For long-term investors, staying out of the market during a period of volatility may hinder your returns.
What if I told you on Christmas Eve 2018 that over the next 15-plus months, ending April 10, 2020, the US equity market, as represented by the S&P 500 Index, would be up 18%?1 If you’re like me, then you likely would have rejoiced, especially following a year like 2018, in which the uncertainty of US trade policy and tighter US monetary policy led to a rare negative-return year in the broad market.2 However, I would have been hard pressed to imagine, in that scenario, money market assets having increased by 50% over that period to $4.5 trillion.3
I understand that this has played out differently than we expected, the 18% gain in US equities notwithstanding. The uncertainty of the coronavirus outbreak persists. Perhaps the new baseline assumptions that aggressive monetary and fiscal support can bridge us through this period while we await new COVID-19 treatment and rapid testing are too optimistic. Perhaps more equity volatility and another drawdown are on the horizon.
Still, $1.5 trillion in new money market assets is unsettling. For perspective, that’s enough money to buy everyone in San Francisco an apartment, and still have $500,000,000,000 left over.4 That’s enough to pay a year’s salary for 30 million teachers.5 I digress. The flow of dollars into cash equivalents will likely prove reflective, once again, of investors making imperfect decisions at inopportune times. I’ll take some solace in it as a good intermediate-term contrarian indicator for markets but lament that many investors just missed the best week in the US equity market since 1974 and the 7 of the best 30 days since 1995.6 I’d be remiss if I didn’t once again include the chart below detailing the ruinous impact of missing the market’s best days.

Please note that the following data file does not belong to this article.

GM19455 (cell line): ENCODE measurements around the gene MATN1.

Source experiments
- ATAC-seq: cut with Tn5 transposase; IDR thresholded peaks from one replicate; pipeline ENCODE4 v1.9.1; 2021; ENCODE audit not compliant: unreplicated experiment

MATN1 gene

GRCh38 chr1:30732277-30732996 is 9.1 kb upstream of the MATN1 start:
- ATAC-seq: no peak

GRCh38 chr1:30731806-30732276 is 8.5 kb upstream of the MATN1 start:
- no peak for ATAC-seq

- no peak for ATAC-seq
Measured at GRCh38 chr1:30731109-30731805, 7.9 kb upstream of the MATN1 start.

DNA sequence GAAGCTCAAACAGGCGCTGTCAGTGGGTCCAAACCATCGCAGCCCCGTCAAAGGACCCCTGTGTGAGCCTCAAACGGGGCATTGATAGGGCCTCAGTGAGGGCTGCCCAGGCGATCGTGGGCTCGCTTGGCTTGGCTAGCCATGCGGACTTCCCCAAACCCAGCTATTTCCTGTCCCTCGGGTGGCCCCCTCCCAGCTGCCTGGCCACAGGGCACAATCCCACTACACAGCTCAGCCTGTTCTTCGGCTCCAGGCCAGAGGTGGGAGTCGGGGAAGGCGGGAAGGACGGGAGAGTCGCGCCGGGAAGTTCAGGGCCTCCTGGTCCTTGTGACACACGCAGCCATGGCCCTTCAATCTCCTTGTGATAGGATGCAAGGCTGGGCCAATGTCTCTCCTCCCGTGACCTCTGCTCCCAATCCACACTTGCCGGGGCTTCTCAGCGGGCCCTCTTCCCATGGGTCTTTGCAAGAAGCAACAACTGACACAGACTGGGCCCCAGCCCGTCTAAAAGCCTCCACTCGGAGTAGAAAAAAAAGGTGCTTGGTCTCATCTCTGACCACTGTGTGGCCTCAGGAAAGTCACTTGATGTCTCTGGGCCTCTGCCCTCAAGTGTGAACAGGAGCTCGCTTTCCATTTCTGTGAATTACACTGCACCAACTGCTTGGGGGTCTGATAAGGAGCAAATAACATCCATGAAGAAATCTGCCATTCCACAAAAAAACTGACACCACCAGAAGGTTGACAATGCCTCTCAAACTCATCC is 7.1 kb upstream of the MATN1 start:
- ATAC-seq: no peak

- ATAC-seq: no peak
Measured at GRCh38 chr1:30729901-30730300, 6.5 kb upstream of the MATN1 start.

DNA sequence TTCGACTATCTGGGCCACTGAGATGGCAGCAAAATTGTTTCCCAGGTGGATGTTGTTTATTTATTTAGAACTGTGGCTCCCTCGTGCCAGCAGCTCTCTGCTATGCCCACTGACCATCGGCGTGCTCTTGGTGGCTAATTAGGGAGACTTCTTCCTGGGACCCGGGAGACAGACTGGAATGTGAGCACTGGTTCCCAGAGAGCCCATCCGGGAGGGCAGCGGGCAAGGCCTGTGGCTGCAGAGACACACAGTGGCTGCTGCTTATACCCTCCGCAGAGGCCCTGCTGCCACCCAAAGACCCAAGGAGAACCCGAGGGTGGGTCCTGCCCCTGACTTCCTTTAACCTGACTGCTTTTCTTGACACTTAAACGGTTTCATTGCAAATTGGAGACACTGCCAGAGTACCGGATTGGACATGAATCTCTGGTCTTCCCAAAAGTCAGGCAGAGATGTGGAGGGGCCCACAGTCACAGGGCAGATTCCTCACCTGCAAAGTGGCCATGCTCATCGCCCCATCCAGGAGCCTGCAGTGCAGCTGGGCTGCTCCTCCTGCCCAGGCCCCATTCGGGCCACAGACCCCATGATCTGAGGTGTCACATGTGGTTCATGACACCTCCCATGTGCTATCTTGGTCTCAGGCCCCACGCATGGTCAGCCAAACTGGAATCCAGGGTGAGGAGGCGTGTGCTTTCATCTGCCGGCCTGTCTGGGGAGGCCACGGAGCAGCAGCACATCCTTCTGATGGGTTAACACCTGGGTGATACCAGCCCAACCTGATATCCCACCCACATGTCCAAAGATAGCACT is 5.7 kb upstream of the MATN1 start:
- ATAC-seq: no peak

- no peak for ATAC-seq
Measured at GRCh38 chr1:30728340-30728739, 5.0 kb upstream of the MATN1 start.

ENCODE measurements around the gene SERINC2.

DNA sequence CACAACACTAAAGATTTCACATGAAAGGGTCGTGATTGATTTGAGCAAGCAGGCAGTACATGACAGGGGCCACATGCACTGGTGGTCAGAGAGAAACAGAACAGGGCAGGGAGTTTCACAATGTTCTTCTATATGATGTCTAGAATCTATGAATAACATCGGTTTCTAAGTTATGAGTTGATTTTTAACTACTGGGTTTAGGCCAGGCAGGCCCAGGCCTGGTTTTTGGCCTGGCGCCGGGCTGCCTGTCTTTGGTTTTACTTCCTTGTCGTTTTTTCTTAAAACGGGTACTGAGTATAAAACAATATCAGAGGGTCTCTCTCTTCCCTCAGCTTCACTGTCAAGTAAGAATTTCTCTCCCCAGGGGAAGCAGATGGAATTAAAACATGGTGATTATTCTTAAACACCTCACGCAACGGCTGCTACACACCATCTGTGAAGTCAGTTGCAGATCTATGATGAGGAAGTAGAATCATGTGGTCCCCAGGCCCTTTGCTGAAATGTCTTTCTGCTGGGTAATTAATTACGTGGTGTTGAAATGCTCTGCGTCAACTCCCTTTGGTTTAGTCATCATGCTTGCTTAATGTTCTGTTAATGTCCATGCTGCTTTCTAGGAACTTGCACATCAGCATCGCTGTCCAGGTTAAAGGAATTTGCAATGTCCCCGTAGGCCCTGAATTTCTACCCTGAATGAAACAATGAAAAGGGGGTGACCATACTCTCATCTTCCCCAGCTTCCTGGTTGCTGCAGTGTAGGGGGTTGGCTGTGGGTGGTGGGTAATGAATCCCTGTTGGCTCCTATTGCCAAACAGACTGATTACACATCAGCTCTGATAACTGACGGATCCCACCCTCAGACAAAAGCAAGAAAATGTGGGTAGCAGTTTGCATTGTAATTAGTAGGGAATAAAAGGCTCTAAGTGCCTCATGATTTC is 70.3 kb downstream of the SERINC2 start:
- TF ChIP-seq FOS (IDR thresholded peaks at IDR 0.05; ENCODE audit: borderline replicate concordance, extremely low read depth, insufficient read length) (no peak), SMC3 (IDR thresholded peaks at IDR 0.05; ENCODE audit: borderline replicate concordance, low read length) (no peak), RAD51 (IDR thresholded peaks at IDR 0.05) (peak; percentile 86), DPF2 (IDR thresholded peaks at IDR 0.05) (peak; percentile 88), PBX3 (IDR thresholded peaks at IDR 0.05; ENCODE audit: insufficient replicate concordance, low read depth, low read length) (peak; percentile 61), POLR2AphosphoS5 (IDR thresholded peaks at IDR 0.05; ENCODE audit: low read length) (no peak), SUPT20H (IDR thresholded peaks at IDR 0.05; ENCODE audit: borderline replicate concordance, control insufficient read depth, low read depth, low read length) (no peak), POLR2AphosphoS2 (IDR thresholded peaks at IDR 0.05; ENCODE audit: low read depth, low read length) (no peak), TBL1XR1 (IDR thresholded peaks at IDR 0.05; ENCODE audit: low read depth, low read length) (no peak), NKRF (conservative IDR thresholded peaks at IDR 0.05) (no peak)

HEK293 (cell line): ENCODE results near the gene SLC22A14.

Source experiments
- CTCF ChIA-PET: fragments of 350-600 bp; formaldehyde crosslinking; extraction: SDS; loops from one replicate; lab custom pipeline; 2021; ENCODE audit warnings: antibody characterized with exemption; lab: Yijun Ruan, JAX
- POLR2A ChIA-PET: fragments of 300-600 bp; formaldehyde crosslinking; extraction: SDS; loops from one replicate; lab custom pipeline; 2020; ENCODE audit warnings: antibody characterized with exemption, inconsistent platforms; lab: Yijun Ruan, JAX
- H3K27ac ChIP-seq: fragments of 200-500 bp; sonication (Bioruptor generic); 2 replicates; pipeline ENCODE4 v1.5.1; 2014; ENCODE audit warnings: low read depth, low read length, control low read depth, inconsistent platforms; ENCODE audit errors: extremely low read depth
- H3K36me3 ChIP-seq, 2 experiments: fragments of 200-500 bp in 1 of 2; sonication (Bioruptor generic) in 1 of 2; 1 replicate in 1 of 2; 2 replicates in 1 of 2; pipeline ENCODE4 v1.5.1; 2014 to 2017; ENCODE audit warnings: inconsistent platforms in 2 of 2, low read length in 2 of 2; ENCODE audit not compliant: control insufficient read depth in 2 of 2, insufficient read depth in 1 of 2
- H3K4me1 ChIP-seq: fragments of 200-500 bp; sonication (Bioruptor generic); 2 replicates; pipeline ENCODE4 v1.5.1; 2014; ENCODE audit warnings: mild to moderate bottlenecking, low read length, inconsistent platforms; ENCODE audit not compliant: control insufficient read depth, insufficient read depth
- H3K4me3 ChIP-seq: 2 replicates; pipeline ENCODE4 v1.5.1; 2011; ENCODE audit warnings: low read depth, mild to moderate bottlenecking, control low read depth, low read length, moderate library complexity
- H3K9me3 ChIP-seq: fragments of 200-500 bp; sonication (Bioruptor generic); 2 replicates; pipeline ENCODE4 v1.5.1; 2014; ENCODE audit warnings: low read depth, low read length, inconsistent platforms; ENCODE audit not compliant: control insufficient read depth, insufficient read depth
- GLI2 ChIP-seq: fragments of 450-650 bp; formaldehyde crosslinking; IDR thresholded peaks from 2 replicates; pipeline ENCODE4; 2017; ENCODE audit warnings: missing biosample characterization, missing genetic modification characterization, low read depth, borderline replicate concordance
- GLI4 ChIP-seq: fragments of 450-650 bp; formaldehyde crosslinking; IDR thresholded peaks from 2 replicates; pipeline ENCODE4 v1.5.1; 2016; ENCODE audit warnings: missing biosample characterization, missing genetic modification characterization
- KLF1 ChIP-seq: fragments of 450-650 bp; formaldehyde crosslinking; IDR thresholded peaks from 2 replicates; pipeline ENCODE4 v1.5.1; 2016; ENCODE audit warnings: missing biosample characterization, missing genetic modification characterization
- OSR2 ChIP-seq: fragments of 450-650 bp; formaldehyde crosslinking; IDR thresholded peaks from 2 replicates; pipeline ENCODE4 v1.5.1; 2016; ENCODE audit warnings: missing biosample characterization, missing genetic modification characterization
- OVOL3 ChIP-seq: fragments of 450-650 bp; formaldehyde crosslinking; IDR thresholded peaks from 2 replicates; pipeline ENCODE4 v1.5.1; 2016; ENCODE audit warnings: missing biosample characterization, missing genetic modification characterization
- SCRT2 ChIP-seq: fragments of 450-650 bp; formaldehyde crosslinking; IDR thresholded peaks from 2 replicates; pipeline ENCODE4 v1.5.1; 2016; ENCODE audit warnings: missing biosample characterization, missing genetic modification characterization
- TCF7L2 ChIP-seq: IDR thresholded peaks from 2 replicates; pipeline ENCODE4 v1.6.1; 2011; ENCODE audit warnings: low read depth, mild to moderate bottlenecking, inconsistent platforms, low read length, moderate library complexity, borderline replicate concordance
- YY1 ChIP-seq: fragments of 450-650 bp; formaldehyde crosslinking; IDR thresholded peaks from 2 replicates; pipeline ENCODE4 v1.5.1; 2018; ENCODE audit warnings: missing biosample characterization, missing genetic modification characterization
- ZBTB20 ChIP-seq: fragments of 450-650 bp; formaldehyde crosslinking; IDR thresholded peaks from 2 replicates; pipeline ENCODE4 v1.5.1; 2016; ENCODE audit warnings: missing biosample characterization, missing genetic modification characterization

Figure 1: Missing the best market days can be detrimental and they almost always happen during bear markets
The fear of missing out is likely being overwhelmed by investors being conditioned for rallies that provide some short-term relief and are then followed by markets re-testing lower levels. Truth be told, a retest of the March 23, 2020 low would have investors posting slightly negative returns since Christmas Eve 2018. A retesting of lows isn’t a prediction, but a possibility, nonetheless. The flight to cash, in that scenario, would likely persist. For example, during the global financial crisis, money market assets, according to the Investment Company Institute, ultimately doubled before peaking in the first quarter of 2019, not surprisingly in time for equities to begin a decade-long ascent.
Reflecting on what you should have done in 2008 and 2009 may provide guidance for how investors should be responding now. What if investors, instead of fleeing to cash during the tumultuous times, instead invested more money following each of the worst days in the market? Figure 2 below demonstrates the experiences of two hypothetical investors. Both invested $100,000 in the market in 1995. One investor never added to the portfolio. The other investor added $5,000 to the portfolio after each of the 20 worst days in the market, 13 of which happened in 2008 and 2009. Adding $5,000 to the portfolio, following each of the worst 20 days in the market, enabled the second investor to have $300,000 more dollars by the end of 2019 than the investor who never added to the portfolio.7 There’s a Baron Rothschild quote that applies, but far too insensitive for the times to publish.
Figure 2: Historically, adding to the portfolio after the worst days has been beneficial
The point is that the next weeks will likely bring more uncertainty and persistent volatility in markets. Our instincts will likely be to add to the $4.5 trillion already sitting in money markets. History reminds us that being in the markets for the best days, and even adding to portfolios following the worst days, has been the better approach.
1 Source: Bloomberg and Standard & Poor’s, as of 4/10/20
2 Source: Bloomberg, as of 12/31/19
3 Source: Investment Company Institute, as of 4/10/20
4 Source: US Census Bureau, Realtor.com, as of 4/10/20
5 Source: Bureau of Labor Statistics, as of 12/31/19
6 Source: Bloomberg and Standard & Poor’s, as of 4/10/20. As represented by the S&P 500 Index
7 Source: Bloomberg and Standard & Poor’s, as of 4/10/20. As represented by the S&P 500 Index